Nowadays, when states negotiate their quotas for bluefin tuna in the Atlantic and Pacific, they leave It is generally assumed that the larger the quantities fished, the better the sector will be. Now, a new increase in world production may result in lower revenues.
In this case, those who both species of bluefin tuna will earn lower profits despite an increase in quantities fished.
In addition, an oversupply also affects fishers of related fish, such as southern bluefin tuna or bigeye tuna. While the International Commission for the Conservation of Atlantic Tunas (ICCAT) will determine
quotas for Atlantic bluefin tuna in November, a new study conducted with the support of The Pew Charitable Trusts and The Ocean Foundation demonstrates that maintaining reasonable quotas for eastern bluefin tuna
is generally a better strategy for the fisheries sector and associated sectors than to flood the market of fish.
Bluefin tuna market: global trends
At the global level, bluefin tuna landings have fluctuated significantly over time. Thus, the catches of the three species of bluefin tuna (South, Atlantic, and Pacific) peaked in 1961 at 143 000 metric tonnes per year; in 1990, they fell by more than 65% from this record. The growth of tuna aquaculture red in the Mediterranean has led to an increase in landings of eastern Atlantic bluefin tuna, reversing the trend observed for total catches of these species in the mid-1990s.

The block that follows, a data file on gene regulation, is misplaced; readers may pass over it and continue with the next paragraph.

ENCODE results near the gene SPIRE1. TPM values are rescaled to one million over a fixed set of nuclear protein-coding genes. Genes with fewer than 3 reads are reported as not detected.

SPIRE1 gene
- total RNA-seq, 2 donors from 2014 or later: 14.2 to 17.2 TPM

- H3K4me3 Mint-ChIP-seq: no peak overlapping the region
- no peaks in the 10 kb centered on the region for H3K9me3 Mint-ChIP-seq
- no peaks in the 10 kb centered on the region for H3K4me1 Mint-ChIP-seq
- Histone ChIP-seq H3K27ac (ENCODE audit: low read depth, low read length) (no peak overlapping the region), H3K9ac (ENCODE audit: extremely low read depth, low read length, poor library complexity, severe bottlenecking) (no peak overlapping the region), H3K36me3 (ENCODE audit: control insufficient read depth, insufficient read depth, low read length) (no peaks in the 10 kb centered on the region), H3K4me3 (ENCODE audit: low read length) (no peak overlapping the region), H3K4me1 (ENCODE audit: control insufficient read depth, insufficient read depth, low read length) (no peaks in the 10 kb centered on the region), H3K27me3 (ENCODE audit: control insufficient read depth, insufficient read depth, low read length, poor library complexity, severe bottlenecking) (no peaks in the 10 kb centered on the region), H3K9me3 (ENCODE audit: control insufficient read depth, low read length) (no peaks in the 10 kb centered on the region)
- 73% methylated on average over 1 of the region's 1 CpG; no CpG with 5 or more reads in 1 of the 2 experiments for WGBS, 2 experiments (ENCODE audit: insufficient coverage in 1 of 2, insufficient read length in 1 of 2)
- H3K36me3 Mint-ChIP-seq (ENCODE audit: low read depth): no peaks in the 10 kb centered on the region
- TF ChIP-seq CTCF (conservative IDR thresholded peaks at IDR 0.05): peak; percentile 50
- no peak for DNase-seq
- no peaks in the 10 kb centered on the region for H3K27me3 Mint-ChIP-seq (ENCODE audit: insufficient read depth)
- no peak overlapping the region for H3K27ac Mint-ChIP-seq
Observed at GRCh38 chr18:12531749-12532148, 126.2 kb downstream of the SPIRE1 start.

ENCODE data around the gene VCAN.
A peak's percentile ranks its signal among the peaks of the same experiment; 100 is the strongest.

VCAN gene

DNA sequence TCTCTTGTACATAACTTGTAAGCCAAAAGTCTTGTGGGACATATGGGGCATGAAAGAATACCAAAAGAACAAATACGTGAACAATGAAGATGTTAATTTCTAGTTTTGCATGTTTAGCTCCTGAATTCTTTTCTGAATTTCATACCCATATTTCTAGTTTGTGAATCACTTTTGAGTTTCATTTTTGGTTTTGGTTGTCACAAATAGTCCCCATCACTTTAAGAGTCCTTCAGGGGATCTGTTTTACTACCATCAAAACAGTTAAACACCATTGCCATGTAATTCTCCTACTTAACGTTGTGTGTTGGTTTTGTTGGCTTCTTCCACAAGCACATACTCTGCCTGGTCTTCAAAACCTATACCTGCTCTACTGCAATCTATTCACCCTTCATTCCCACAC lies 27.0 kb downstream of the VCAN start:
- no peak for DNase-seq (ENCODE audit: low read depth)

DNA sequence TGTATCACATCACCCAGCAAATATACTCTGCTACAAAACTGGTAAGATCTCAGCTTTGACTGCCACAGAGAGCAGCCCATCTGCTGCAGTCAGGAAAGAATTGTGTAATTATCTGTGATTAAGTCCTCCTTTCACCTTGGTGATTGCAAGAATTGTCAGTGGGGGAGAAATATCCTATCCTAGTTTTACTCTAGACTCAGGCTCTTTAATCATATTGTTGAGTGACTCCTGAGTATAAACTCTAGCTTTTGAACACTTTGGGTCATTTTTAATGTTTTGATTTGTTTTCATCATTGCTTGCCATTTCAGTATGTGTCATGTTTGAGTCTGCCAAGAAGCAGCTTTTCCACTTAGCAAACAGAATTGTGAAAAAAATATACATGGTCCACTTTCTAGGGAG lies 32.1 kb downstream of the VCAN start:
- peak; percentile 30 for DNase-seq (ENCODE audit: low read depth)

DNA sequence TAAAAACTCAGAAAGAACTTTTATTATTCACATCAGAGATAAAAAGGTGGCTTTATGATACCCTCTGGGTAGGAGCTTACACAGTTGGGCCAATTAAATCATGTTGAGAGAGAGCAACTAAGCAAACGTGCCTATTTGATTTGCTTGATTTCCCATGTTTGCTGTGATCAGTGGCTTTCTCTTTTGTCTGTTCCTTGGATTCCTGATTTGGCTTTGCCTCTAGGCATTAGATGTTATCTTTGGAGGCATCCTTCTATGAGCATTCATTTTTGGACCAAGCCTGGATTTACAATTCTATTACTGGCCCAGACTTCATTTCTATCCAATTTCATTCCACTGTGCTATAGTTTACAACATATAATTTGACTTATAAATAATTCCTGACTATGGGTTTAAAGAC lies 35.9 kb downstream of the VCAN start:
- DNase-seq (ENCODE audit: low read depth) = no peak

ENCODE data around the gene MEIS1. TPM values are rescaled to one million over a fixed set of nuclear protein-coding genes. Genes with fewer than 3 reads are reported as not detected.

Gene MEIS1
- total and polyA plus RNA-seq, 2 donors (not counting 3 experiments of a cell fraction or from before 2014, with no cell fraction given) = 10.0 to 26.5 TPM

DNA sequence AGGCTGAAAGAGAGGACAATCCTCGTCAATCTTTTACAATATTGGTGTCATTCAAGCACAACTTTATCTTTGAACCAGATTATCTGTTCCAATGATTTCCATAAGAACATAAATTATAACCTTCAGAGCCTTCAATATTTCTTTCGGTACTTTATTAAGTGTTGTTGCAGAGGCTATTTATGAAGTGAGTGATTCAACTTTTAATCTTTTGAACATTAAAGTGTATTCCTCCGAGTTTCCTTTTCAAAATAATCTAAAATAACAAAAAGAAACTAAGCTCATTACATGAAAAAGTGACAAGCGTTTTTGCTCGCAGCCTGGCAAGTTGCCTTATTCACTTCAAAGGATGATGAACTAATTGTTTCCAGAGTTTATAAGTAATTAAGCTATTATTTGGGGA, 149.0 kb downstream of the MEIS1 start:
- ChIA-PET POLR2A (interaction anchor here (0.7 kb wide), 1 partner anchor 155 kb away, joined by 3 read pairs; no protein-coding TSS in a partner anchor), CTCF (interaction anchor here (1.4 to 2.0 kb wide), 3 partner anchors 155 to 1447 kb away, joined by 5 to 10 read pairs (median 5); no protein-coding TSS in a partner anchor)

Nevertheless, bluefin tuna in the eastern Atlantic and the Mediterranean have not withstood this intensive fishery and have quickly overfished. Managers have not changed their quotas based on recommendations
scientists before 2010 when total landings of bluefin tuna in the world returned to While stocks of eastern bluefin tuna appear to be recovering, quotas have been raised by around 20% year between 2014 and 2017 (an increase of 75% over three years). The increase in supply observed over the past few years has been accompanied by a fall in bluefin tuna prices.
With the increase in eastern bluefin tuna populations, the fishing industry is demanding that quotas be raised at 36,000 tonnes an additional increase of 52% over the current limit, raising the issue of consequences that these quotas could have on prices.
Led by Chin-Hwa Jenny Sun of the Gulf of Maine Research Institute, Fu-Sung Chiang of the National Taiwan Ocean University and Dale Squires of the University of California (San Diego), this study aims to answer three questions: was the impact of the recent increase in catches of eastern bluefin tuna on the price of Atlantic bluefin tuna and its substitutes? 4 Would a further increase in quotas for eastern bluefin tuna benefit the fisheries sector? peach? Who would benefit from the increase in supply and who would penalize?
Researchers modeled the effects of an evolution of the global supply of bluefin tuna on the prices of five products that most of the bluefin tuna market: fresh bluefin tuna from the Atlantic and Pacific caught by Japanese fishermen; fresh Atlantic Atlantic and Pacific bluefin tuna imported into Japan; Atlantic bluefin tuna and frozen Pacific seafood imported into Japan; fresh and frozen southern bluefin tuna; and fresh bigeye tuna. They then determined whether an increase in the global supply of these products would have positive or negative consequences for fishermen. Since world tuna prices are mainly indexed in the Japanese market, the prices applied in Tsukiji market, Japan’s largest fish market, served as a benchmark to determine tuna prices on a global scale.